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Hepatitis B Vaccine in Health Care Personnel: Safety, lmmunogenicity, and Indicators of Efficacy

JULES L. DIENSTAG, M.D.; BARBARA G. WERNER, Ph.D.; B. FRANK POLK, M.D.; DAVID R. SNYDMAN, M.D.; DONALD E. CRAVEN, M.D.; RICHARD PLATT, M.D.; CLYDE S. CRUMPACKER, M.D.; RITA OUELLET-HELLSTROM, M.P.H.; and GEORGE F. GRADY, M.D.
[+] Article and Author Information

Grant support: in part by a grant from the Department of Virus and Cell Biology Research, Merck Sharp and Dohme Research Laboratories, West Point, Pennsylvania.

▸Requests for reprints should be addressed to Jules L. Dienstag, M.D.; Gastrointestinal Unit, Massachusetts General Hospital; Boston, MA 02114.


Boston, Massachusetts


© 1984 American College of PhysiciansAmerican College of Physicians


Ann Intern Med. 1984;101(1):34-40. doi:10.7326/0003-4819-101-1-34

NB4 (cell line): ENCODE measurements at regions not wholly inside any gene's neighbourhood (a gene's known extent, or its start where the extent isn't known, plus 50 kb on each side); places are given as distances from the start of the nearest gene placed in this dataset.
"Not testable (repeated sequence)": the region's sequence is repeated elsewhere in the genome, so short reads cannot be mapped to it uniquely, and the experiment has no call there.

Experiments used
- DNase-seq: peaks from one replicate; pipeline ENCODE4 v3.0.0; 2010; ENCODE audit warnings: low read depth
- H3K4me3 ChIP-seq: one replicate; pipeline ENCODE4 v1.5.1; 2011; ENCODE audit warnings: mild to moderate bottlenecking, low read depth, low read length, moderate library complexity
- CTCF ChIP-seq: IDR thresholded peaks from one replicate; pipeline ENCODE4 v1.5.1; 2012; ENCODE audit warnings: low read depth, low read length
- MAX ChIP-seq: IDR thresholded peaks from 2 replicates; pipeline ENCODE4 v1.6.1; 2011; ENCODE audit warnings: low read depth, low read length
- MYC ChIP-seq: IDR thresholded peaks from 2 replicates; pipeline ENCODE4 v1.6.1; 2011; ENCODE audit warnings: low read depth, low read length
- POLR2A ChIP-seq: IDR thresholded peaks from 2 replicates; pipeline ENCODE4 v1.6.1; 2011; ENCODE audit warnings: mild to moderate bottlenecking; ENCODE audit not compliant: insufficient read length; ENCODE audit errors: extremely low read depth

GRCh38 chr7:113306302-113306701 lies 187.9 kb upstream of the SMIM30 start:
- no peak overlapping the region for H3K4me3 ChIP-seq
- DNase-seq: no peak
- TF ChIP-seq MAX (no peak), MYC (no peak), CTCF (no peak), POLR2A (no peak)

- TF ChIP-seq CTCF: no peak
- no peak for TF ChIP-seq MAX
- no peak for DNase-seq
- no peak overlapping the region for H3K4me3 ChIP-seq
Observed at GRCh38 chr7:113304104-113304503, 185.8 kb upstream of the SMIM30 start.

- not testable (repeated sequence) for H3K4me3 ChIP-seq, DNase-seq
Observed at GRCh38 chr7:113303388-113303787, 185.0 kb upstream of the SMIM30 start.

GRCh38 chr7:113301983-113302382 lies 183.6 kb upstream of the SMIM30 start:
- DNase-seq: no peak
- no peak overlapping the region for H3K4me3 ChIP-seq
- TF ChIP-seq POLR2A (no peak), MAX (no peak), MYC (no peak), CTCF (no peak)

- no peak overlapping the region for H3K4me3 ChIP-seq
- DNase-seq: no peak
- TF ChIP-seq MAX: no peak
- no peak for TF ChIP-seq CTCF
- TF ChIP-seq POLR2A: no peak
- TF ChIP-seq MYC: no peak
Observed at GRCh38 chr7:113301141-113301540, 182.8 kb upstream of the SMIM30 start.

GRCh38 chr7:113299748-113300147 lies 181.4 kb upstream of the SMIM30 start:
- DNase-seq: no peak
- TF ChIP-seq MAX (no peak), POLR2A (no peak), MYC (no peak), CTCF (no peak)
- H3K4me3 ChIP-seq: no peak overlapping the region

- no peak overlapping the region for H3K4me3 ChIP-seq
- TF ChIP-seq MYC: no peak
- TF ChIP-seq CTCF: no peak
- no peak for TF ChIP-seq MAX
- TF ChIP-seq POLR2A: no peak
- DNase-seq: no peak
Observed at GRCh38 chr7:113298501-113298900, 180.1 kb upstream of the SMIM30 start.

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In a double-blind trial, we randomly assigned 1330 high-risk health care personnel to receive three 20-µg doses of hepatitis B vaccine or placebo. Among vaccine recipients 58% responded within 1 month and 97% within 9 months; there was no difference in immune response to the vaccine between men and women. Efficacy was evaluated after a mean follow-up of only 13.2 months, just before the vaccine was released commercially. Five hepatitis B infections were identified in placebo recipients and one in a vaccine recipient. Although the number of infections was too small to allow confident conclusions about protective efficacy of the vaccine, we saw a 67% reduction in the need for hepatitis B immune globulin after accidental hepatitis B inoculation in the vaccine group (relative risk, 5.08; 95% confidence intervals, 1.3 to 19.9). Minor side effects occurred with equal frequency after vaccine (28.7%) and placebo (27.2%) injections; no participant had a severe adverse reaction. Vaccination with the 20-µg hepatitis B vaccine was highly immunogenic and safe in health care workers.

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